Slugs eating the fall lettuce plants

Last weekend, after an alert from David Hunter’s gardening centre I spread seeds of kale and green onion. I planted the organic purple max garlic I’d bought on Hornby Island (ate 8 of the 10 I bought and was saving the two for planting).
And to make it look a little prettier I bought some green onion and red sails lettuce bedding plants.
Urban wild life (slugs) and not so wild life (cats) have made a mockery of my efforts.
I turned over the rich soil that I’d “made” through planting potatoes and putting sod etc on top, and added extra compost to this little patch that had not been very fertile in the past.
3 Days later I noticed one of the 4 lettuce plants was in distress, so I put slug stuff (David Hunter tells me it’s eco-friendly) around the other three. Actually as an optimist at heart, I put it around all 4, but I knew one was done for.
Now this a.m. en route to Wired Monk for morning cuppa, I see there are TWO lettuce plants with lots of slug stuff around them. The third has disappeared.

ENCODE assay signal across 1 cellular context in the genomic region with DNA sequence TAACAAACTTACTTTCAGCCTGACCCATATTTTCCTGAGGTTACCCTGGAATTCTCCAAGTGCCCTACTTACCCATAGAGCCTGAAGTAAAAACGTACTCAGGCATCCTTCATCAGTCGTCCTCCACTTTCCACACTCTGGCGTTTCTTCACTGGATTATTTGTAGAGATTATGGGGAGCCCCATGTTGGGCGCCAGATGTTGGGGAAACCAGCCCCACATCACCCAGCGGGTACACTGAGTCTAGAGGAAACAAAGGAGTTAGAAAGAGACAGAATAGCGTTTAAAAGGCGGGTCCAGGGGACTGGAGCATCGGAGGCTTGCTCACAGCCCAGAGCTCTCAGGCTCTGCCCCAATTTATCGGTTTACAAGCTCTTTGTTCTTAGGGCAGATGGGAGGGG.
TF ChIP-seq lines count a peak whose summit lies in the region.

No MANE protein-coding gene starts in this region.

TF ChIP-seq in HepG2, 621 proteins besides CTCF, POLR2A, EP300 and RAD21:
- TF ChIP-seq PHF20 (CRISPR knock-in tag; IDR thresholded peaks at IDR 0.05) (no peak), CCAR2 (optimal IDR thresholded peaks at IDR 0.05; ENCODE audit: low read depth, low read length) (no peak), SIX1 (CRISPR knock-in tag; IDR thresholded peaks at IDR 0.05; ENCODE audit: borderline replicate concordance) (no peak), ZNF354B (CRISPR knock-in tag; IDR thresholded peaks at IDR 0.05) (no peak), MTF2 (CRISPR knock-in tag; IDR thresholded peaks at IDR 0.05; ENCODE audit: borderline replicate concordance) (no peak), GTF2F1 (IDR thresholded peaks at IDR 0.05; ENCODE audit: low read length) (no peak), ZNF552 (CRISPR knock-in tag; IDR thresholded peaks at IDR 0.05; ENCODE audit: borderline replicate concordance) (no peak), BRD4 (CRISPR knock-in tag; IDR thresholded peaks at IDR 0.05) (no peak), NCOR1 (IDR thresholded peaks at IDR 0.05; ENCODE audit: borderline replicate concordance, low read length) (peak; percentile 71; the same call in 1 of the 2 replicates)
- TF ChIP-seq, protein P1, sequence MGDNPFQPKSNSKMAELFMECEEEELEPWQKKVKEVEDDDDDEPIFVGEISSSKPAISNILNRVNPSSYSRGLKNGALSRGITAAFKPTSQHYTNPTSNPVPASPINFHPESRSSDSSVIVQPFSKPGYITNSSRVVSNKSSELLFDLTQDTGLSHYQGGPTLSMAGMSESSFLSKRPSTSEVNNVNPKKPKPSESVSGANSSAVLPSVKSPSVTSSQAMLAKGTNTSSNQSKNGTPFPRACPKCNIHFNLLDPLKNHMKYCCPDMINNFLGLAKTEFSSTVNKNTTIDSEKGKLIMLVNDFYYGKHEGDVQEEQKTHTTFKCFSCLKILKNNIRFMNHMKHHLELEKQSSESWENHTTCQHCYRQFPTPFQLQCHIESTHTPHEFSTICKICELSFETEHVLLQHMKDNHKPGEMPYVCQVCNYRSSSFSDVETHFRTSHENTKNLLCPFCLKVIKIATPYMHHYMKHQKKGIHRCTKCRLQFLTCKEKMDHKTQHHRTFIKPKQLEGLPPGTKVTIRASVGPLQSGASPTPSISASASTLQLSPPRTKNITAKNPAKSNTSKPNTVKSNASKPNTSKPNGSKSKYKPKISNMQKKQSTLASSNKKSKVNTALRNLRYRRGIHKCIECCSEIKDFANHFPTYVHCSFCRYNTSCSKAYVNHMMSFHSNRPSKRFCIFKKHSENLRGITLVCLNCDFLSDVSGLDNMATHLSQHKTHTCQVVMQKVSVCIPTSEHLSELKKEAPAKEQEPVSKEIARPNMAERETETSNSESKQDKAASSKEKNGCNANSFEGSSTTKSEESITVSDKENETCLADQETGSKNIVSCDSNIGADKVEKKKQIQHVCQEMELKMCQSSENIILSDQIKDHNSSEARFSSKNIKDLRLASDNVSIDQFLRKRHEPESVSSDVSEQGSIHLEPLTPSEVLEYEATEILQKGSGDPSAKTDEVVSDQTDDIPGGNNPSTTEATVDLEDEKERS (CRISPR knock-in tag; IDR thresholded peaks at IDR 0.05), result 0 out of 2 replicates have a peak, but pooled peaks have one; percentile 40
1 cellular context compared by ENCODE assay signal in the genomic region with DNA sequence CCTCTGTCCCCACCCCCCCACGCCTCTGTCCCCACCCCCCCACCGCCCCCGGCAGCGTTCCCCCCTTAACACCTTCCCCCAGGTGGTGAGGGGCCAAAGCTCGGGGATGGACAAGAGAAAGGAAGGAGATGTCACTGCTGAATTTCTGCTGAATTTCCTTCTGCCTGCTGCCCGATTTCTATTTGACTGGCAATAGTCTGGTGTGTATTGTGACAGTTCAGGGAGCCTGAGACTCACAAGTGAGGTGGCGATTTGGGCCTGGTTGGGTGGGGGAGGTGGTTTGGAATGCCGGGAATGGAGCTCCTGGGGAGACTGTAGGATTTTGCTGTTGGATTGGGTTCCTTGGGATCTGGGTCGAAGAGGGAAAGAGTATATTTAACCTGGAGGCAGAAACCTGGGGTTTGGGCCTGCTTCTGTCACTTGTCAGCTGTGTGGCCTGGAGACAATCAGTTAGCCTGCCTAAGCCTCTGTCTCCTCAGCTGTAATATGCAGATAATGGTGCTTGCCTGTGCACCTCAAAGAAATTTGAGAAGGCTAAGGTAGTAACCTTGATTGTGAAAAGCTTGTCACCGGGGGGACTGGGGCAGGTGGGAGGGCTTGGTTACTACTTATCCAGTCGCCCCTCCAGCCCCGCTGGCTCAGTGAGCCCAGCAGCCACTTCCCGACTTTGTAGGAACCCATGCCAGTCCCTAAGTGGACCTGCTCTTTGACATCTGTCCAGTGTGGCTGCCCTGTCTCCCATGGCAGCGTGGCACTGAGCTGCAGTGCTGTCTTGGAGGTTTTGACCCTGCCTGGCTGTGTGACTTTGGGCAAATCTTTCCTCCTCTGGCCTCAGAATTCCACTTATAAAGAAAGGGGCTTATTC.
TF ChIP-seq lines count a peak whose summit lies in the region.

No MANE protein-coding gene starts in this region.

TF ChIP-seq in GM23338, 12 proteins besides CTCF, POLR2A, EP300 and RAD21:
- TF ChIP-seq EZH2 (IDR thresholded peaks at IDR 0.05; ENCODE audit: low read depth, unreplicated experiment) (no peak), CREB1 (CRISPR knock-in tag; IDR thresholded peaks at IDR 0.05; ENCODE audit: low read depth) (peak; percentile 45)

And one of the co-op cats, exited the patch with a guilty look on his face as I walked by.
However, there appear to be teeny, tiny little kale sprouts emerging.
Gives me hope.

On a different gardening front, thanks to Doris Anderson, one of the Neighbourhood Small Grant recipients in Kitsilano, I learned about microgreens and ordered a year’s supply of seeds from Saskatchewan. After various places and systems in my tiny apartment, I think I’ve found a winner. I’m planting the seeds directly in the two south-facing window boxes and covering with the lids of organic greens (the tall boxes). I can spray the seeds, or just water and this seems like a low-maintenance approach.
I’m wanting to believe the people who say you can just leave the little rootlets in the soil and add more seed as time goes on.
I’m curious about why it seems the seeds farthest from the building (therefore 2 inches closer to the sun) seem to be doing better than the part closest.) It’s nice to have an autumn gardening experiment.


Walk RoundAbout Kits Sunday, August 25

Have you wondered who are the people that look after the roundabout (traffic circle) and corner bulge gardens in our neighbourhood?